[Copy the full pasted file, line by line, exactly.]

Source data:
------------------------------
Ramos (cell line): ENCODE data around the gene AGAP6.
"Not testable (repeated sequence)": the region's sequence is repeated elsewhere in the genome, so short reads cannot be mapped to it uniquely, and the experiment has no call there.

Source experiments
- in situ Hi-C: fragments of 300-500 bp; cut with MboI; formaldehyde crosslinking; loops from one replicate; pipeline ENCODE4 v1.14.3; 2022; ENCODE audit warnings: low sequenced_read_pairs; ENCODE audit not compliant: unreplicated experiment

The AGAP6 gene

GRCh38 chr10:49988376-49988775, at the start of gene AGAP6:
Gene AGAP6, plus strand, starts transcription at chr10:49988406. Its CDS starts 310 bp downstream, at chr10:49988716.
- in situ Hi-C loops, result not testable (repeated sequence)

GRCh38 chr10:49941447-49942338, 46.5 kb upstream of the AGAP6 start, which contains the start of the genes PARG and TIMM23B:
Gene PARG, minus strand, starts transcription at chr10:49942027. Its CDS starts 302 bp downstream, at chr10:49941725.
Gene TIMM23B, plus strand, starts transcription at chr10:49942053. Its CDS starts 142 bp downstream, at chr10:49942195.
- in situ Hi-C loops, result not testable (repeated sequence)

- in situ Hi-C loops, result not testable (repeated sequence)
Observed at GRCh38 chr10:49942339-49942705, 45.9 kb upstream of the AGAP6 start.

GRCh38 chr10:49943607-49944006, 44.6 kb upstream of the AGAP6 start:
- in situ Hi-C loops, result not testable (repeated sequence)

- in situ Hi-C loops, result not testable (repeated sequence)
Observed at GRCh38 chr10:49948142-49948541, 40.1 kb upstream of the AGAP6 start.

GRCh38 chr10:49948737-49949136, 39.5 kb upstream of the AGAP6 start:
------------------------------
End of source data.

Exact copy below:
Ramos (cell line): ENCODE data around the gene AGAP6.
"Not testable (repeated sequence)": the region's sequence is repeated elsewhere in the genome, so short reads cannot be mapped to it uniquely, and the experiment has no call there.

Source experiments
- in situ Hi-C: fragments of 300-500 bp; cut with MboI; formaldehyde crosslinking; loops from one replicate; pipeline ENCODE4 v1.14.3; 2022; ENCODE audit warnings: low sequenced_read_pairs; ENCODE audit not compliant: unreplicated experiment

The AGAP6 gene

GRCh38 chr10:49988376-49988775, at the start of gene AGAP6:
Gene AGAP6, plus strand, starts transcription at chr10:49988406. Its CDS starts 310 bp downstream, at chr10:49988716.
- in situ Hi-C loops, result not testable (repeated sequence)

GRCh38 chr10:49941447-49942338, 46.5 kb upstream of the AGAP6 start, which contains the start of the genes PARG and TIMM23B:
Gene PARG, minus strand, starts transcription at chr10:49942027. Its CDS starts 302 bp downstream, at chr10:49941725.
Gene TIMM23B, plus strand, starts transcription at chr10:49942053. Its CDS starts 142 bp downstream, at chr10:49942195.
- in situ Hi-C loops, result not testable (repeated sequence)

- in situ Hi-C loops, result not testable (repeated sequence)
Observed at GRCh38 chr10:49942339-49942705, 45.9 kb upstream of the AGAP6 start.

GRCh38 chr10:49943607-49944006, 44.6 kb upstream of the AGAP6 start:
- in situ Hi-C loops, result not testable (repeated sequence)

- in situ Hi-C loops, result not testable (repeated sequence)
Observed at GRCh38 chr10:49948142-49948541, 40.1 kb upstream of the AGAP6 start.

GRCh38 chr10:49948737-49949136, 39.5 kb upstream of the AGAP6 start: